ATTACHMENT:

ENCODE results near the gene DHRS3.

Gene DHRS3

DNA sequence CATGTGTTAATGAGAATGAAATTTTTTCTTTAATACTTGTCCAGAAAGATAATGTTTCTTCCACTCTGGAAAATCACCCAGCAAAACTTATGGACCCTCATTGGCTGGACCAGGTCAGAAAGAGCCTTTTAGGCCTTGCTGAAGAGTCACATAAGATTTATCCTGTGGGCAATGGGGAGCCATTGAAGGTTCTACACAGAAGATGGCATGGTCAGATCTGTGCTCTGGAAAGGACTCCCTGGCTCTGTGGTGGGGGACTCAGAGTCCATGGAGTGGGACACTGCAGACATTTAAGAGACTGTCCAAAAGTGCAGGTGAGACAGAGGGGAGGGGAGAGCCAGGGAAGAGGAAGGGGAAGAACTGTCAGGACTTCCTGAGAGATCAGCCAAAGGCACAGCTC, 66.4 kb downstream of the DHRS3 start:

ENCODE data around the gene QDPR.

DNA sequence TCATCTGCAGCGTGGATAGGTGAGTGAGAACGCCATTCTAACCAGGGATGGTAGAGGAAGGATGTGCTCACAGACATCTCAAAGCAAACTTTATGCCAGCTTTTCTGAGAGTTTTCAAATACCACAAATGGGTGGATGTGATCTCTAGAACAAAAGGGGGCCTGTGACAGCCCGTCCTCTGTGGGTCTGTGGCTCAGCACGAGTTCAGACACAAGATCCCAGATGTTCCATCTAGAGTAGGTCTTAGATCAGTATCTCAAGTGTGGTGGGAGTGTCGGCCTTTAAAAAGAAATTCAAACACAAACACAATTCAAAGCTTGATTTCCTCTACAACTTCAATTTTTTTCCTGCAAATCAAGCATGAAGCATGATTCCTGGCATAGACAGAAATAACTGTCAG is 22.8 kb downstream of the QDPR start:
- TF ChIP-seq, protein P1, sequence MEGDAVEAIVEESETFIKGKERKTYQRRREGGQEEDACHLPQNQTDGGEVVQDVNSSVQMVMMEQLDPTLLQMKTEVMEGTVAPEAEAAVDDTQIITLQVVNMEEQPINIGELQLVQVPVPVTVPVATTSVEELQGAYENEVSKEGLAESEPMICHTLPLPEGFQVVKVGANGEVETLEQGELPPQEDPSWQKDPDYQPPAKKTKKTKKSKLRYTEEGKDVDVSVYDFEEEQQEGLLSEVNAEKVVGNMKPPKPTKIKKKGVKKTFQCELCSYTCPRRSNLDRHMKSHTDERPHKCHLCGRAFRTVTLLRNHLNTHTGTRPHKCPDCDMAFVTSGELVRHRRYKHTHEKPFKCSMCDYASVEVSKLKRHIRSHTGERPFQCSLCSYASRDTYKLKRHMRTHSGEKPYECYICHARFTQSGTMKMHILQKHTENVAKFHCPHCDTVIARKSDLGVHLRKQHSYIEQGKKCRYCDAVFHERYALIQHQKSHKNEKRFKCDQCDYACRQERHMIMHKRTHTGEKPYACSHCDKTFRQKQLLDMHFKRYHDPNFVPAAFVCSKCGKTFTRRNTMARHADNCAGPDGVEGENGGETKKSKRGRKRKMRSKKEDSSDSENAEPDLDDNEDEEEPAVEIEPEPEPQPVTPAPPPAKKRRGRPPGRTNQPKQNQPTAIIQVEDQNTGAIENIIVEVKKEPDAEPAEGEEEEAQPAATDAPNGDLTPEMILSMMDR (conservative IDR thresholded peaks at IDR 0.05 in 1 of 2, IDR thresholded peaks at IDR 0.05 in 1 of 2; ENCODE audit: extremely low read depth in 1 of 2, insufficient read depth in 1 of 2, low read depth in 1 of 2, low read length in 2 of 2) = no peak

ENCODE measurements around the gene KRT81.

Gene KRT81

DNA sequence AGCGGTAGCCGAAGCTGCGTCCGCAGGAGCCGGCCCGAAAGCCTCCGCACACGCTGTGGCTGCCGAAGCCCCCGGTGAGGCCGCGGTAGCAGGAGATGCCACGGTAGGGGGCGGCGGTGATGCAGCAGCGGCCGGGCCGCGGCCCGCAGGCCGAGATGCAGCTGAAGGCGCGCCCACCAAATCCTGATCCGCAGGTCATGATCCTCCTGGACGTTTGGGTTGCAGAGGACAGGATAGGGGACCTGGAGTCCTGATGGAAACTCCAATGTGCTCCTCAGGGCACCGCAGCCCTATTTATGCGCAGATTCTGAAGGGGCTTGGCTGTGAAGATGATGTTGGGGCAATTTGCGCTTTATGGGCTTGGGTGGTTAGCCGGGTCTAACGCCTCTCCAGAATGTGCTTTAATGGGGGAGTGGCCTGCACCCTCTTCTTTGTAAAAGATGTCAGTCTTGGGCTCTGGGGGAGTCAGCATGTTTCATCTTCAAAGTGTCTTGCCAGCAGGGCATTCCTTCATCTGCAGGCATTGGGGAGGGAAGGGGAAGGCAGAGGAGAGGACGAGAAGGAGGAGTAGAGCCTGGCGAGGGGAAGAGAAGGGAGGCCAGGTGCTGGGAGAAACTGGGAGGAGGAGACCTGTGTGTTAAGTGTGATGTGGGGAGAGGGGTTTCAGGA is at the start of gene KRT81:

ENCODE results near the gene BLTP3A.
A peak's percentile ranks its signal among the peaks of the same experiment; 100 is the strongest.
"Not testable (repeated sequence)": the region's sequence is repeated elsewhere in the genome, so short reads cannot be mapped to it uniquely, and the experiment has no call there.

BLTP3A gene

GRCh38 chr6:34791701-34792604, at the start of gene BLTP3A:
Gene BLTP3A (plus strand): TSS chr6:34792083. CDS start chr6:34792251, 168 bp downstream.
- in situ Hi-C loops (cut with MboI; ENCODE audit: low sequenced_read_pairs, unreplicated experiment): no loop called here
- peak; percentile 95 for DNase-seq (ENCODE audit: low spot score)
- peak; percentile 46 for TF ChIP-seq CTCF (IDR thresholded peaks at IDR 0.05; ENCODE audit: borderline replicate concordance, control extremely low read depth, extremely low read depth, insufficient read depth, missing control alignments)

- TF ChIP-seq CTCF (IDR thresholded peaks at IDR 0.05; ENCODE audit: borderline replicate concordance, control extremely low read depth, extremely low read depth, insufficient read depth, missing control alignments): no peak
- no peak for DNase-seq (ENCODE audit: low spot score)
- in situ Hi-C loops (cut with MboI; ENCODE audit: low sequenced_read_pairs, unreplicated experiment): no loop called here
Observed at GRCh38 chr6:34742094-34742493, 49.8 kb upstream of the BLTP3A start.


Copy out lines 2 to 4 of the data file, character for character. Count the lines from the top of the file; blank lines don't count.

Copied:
Gene DHRS3

DNA sequence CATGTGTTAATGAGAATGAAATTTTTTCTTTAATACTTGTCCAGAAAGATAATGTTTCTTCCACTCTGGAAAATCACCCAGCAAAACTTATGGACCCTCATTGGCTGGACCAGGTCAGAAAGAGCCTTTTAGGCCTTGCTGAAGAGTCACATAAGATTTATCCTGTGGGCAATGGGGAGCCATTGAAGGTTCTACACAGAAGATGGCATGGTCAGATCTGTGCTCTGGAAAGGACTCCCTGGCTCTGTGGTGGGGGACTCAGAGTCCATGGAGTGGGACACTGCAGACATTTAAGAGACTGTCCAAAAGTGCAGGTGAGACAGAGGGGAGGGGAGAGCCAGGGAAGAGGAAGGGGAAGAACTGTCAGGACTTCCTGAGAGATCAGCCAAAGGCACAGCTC, 66.4 kb downstream of the DHRS3 start:

ENCODE data around the gene QDPR.